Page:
Often times, low-white calicos are born with coloring more of a tortoiseshell (strong intermingling of the colors rather than bold patching.) In some breeds, the tortie and whites are judged as separate color. However, in Persians, the bicolor division of the breed council has decided they do not wish to accept the tortie and whites, nor their dilute variation, the bluecream and whites. First, there is no genetic difference between a calico and a "tortie and white." Both cats have a copy (or rarely, two copies) of the bicolor gene, and a red gene on one X chromosome, and a black gene on the other X chromosome. The difference is one is marked boldly, while the other lacks the subtle genetic nuances that allow for bold patching. It is essentially the same as a poorly marked tabby or a brownish colored black. While these cats have the same basic genes for color, one has "good" color genes and the other has "bad" color genes. Bicolor Persian breeders believe that accepting "tortie and white" would be promoting "bad" color genes in their division. Many examples of low white calicos exist with bold patching, so the low white markings do not force the intermingling of colors (though the two seem to be linked).

Currently, low white calicos with strong intermingling of color are shown as "Calicos." Some judges will call them "tortie and white" and have suggested to the breeders to push for a "tortie and white" color description in their standard. But, just as breeders of solids will not re-write or add to their standard to allow for brownish hued blacks or dark creams, the breeders of Bicolor Persians have thus far decided to keep the "ideal" calico in their standard to be a cat with bold patching. There is not a movement to accept these colors, and hopefully, unlikely to be any in the future.

Smoke Points/Silver Points/Golden Points

Originally, lynx points came about when silver breeders wanted to outcross their silver lines to bring in better type, boning, and coat. Many chose to use Himalayans because they believed the blue eyes in the Himalayans would do less "harm" to their lovely green eyed silvers than using solid blacks with copper eyes. While most programs that produce and work with lynx points today make them by using tabby lines, it is important to remember that the originals came from the silver programs.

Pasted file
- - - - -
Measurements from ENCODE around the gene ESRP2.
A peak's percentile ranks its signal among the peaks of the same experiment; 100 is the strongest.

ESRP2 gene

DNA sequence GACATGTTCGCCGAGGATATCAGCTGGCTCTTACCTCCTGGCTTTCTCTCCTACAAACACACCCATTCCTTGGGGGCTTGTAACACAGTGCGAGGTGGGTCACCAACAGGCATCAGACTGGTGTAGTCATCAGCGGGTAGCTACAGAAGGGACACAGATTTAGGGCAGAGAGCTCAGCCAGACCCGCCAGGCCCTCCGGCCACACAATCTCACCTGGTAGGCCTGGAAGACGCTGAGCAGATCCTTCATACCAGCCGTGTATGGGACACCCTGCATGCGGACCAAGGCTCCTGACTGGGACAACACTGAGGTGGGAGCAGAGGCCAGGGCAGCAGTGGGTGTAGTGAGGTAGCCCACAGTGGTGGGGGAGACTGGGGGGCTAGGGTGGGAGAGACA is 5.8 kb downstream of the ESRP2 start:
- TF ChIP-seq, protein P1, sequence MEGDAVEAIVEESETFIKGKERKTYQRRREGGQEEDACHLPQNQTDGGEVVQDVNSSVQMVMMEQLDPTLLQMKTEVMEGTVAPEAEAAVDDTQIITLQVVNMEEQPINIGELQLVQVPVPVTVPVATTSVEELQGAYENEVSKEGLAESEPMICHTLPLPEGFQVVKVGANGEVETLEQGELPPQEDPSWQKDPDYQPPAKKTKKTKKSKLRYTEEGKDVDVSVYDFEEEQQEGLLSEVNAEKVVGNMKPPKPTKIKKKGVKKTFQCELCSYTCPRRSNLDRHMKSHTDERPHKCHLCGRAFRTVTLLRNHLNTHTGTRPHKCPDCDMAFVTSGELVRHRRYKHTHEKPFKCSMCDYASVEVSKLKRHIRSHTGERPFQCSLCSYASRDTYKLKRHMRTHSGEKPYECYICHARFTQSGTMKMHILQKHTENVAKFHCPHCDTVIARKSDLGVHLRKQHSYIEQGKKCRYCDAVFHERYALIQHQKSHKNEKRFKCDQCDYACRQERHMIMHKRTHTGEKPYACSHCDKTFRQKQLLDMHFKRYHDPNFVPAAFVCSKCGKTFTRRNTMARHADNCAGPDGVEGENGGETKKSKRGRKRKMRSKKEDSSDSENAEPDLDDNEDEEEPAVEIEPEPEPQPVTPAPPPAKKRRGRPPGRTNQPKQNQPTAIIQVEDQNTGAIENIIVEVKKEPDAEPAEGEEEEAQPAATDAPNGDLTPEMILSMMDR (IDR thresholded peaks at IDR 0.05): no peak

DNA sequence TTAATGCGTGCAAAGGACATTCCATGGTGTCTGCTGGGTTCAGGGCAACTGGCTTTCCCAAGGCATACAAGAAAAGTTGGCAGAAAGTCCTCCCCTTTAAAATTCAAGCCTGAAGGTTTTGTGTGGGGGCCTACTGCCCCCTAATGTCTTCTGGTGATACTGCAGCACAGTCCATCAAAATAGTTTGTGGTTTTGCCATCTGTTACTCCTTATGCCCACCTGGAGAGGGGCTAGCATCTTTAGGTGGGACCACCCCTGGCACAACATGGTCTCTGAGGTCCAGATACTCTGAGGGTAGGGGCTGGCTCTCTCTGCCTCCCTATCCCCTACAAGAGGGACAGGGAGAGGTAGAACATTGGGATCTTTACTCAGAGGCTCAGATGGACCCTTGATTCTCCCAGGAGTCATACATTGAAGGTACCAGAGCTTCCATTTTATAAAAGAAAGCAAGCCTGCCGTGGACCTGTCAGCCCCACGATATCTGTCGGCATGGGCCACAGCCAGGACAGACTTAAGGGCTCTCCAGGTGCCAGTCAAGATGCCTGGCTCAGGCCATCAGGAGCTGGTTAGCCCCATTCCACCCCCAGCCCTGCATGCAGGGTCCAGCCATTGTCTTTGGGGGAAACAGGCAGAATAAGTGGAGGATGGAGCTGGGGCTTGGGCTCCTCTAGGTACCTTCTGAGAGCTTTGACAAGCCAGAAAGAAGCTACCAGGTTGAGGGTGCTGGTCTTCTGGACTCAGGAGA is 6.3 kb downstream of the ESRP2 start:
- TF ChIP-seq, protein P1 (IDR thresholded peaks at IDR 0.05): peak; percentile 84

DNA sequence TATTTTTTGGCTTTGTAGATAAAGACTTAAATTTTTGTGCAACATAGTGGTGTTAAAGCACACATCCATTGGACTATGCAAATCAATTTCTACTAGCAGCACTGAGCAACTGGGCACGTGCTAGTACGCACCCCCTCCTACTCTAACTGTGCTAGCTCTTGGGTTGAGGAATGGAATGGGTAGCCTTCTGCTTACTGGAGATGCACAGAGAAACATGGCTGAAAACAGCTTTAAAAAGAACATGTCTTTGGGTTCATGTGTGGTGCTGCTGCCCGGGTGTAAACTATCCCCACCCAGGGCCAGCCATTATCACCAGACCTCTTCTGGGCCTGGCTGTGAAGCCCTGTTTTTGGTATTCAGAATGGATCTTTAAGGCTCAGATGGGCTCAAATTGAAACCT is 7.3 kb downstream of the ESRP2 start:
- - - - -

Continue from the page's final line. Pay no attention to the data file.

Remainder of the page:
Many silver programs continue to use the lines that carry the color point gene. Since silvers have 3 unique genes - tabby, smoke, and "wide banded polygene" - it makes sense that occasionally, they would have pointed kittens born that had either the smoke or wide banded polygenes as well (rather than just the tabby that produces the lynx points.)

While these cats are beautiful with their delicate point color and blue to blue-green eyes, the problem with them is that their colors are often very difficult to determine. When you start mixing too many modifiers in a cat, you end up with some really funky, muddled sorta is/sorta isn't colors. I've seen many examples of these, and it's really hard to pin down their colors. One appeared to be a seal lynx point, but it had no rufous color. The bottom of the feet were black. This lead the breeders to believe it was a silver seal lynx point. Another had some barring and a white undercoat. But was it silver seal lynx or simply a seal smoke with ghost bars? Or did it have the wide banded gene causing some barring? The most confusing example I've seen was shown as a blucream lynx point. But her coloring was all wrong. Her points were more of a brown color - golden or chocolate in appearance. The bluecream markings were indistinct and might have been just tabby bars.

Some breeders are working for the acceptance of these colors, however it's unlikely they will be accepted any time soon. First, many of the owners of these cats are showing them under the wrong colors - ones that are accepted in CFA - and therefore they are not building up the numbers they need to be accepted for CFA. Whether this is due to ignorance or intentional misrepresentation is irrelevant. Second, the majority of breeders of pointed Persians are simply not interested in passing acceptance for these odd and indistinguishable colors. Finally, there are simply not many breeders actually working with these colors.

Pointed and White (or Bicolor Points)

This color is last as it is one near and dear to the author's heart. When working with bicolors and pointed Persians, it is inevitable one will eventually have some pointed bicolors (or pointed and white) born. Considering how popular and beautiful the bicolor division has become in recent years, it's likely that more and more breeders of Persians might consider using a bicolor in their program to improve type, body, coat, ect.